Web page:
The Use Of Urushi 漆
Lacquer is a material totally unlike the paints, varnishes and so-called ‘lacquers’ used in the West. Real lacquer or urushi is obtained from the sap of the tree, Toxicodendron vernicifluum, by making cuts in the trunk and scraping off the viscous sap as it exudes. After filtering and evaporating excess water, the sap forms an aqueous varnish that hardens irreversibly when exposed to warm moist conditions to form a hard, dark brown yet flexible coating that is waterproof and unaffected by solvents, acids and alkalis.
The process of lacquering an armour is a complex and slow process involving multiple coats of ground layers made from raw lacquer mixed with fillers such as rice flour, chopped hemp fibres, clay and powdered stone and finally layers of pigmented intermediate and finishing lacquer. The range of pigments that can be used with lacquer is very limited. Black is obtained using either carbon or by reacting lacquer with iron compounds. Brown and red involve mixing the lacquer with iron oxide or the pigment vermilion. A metallic finish can be obtained by applying gold leaf or dusting gold powder onto wet lacquer.
Various textured finishes were obtained by modelling the base coats before the pigmented top coats were applied. One of the most common was to add very fine particles to brown lacquer to imitate russet iron with none of the attendant problems of further rusting.
The Restoration Path 修復の仕事
My study of urushi covered a wide spectrum of applications. From the artful Maki-e and shibu-nuri techniques to the robust finish required for smooth high gloss. Urushi is unlike any medium I have every worked with and to date I have never been able to find a suitable alliterative that can create the same finish with its hardened yet flexible composition. I have seen other restorers use cashew lacquer due to its self levelling qualities and fast drying capabilities, however I would never recommend or use it on real armour. Natural urushi is able to flex, there is a saying in Japan among katchushi that armour is living, therefore it needs to bend. This really translates to the fact that armour was made from very thin iron, which will bend. Any hardened compound would simply break away from the substrait.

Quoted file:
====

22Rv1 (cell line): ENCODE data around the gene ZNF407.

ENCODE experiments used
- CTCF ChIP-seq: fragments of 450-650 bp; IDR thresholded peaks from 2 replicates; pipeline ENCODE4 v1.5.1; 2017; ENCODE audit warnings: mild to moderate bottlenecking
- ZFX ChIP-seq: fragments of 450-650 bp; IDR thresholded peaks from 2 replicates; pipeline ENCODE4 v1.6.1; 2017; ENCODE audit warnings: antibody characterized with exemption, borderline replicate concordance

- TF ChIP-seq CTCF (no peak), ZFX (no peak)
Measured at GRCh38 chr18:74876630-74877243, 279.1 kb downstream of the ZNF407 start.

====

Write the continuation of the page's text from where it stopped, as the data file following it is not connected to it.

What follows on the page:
Most of my work involves the use of urushi to the degree that you cannot become an armour restorer without having a in-depth understanding of urushi-nuri. I had to study for a number of years before I gained the confidence to work on armour, and a great number of years have passed until I was happy with the result. I like to divide the use of urushi in armour restoration into two sections, ground and shell. The ground is the foundation, I use a twenty step process where I apply difference grades of sabi-urushi, each grade is polished back to eventually create a smooth surface. Once the surface is prepared I can apply the outer shell, the pure urushi, this again has to be applied very carefully with a brush, each layer is polished back and eventually a deep gloss is obtained.
One of my favourite areas of working with urushi is recreating the speciall lacquer effects found on armour. These include tataki-nuri which is a stipple effect, tetsu sabiji-nuri, a russet iron effect. I am now working more on the techniques that are common to kaga armours where flour, egg whites and tofu are used to create a wide variety of abstract patterns.
事例紹介 Example 1
This is an example of a Zunari Kabuto that I had to restore. Most of the original lacquer was damaged and the odoshi lacing needed replacing. After consolidating any surface areas I begun to rebuild the ridges and fill any dents with a mixture of kokuso. After which a number of sabi-urushi layers were applied. Finally a special process called tetsu-sabiji-nuri coats the entire helmet to create a russet iron appearance. During this process I add special powders that create a patina to make the lacquer older than it is.
事例紹介 Example 2
The process of lacquering can be timely and difficult. Each layer once dried has to be cut back with charcoal to remove the brush marks. After serval applications the final stages are polished with special compounds such as dried clay and powdered deer horn. In some cases if requested I can create an aged patina within the layers of the urushi.